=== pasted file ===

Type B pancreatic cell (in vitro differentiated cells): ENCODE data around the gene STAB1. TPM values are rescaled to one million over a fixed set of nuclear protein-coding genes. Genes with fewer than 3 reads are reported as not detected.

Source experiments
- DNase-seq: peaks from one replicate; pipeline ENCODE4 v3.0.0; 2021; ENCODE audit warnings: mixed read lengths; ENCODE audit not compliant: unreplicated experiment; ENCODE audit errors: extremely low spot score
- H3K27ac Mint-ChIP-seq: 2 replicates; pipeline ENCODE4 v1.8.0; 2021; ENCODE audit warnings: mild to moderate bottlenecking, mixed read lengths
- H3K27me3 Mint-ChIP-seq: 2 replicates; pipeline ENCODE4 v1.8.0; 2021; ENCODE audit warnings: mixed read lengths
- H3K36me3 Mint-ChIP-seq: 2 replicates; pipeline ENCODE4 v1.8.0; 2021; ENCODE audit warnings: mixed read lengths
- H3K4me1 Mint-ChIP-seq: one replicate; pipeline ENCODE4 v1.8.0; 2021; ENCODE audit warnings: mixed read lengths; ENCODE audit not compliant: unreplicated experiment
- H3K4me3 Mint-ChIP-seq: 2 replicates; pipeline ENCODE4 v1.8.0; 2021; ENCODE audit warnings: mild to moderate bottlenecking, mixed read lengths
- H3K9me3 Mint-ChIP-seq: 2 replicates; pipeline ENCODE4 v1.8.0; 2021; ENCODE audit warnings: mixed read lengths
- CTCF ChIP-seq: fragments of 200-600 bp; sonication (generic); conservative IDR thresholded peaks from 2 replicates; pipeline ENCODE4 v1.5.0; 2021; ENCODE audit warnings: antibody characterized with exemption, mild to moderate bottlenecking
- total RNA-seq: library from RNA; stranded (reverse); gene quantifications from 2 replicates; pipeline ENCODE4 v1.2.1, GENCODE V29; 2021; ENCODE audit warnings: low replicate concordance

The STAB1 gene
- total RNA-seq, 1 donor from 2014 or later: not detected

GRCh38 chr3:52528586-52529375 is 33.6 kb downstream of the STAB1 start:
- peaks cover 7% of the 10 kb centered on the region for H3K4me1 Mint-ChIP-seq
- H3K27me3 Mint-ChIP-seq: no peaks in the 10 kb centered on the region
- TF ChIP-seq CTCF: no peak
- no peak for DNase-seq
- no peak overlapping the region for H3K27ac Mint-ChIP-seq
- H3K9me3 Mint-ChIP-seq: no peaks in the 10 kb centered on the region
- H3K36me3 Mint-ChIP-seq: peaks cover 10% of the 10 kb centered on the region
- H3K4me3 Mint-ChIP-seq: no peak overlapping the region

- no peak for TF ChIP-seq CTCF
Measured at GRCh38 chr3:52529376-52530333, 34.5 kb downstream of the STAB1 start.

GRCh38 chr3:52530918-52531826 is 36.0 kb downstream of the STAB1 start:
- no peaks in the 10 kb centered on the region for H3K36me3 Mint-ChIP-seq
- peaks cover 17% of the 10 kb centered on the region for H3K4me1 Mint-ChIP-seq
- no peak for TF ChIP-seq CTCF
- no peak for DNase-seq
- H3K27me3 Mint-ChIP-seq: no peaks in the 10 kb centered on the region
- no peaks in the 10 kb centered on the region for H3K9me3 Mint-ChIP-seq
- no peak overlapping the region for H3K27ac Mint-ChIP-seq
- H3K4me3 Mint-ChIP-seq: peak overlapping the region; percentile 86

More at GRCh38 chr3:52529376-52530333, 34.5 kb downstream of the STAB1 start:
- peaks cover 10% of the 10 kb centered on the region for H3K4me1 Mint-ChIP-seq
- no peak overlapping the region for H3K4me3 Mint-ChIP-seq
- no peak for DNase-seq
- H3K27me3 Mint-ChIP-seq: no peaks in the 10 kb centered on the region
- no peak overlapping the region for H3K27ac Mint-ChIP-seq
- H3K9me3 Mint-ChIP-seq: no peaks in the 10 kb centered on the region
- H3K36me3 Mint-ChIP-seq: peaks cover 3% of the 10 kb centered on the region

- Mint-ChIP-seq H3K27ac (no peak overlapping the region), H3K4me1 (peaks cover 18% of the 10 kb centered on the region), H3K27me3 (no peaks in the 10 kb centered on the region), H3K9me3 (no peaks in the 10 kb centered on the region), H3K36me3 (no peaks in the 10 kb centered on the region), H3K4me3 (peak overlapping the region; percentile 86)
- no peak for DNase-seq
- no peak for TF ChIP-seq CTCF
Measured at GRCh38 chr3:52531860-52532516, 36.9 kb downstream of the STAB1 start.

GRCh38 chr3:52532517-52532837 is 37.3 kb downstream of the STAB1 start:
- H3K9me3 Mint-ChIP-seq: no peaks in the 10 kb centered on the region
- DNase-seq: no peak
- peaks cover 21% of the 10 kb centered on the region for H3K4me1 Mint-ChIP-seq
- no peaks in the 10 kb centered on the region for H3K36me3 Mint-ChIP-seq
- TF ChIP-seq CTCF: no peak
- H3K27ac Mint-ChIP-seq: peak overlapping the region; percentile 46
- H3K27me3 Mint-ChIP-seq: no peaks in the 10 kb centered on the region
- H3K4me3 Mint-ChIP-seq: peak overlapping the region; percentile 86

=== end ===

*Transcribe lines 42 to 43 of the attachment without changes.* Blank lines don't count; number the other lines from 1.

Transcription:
- Mint-ChIP-seq H3K27ac (no peak overlapping the region), H3K4me1 (peaks cover 18% of the 10 kb centered on the region), H3K27me3 (no peaks in the 10 kb centered on the region), H3K9me3 (no peaks in the 10 kb centered on the region), H3K36me3 (no peaks in the 10 kb centered on the region), H3K4me3 (peak overlapping the region; percentile 86)
- no peak for DNase-seq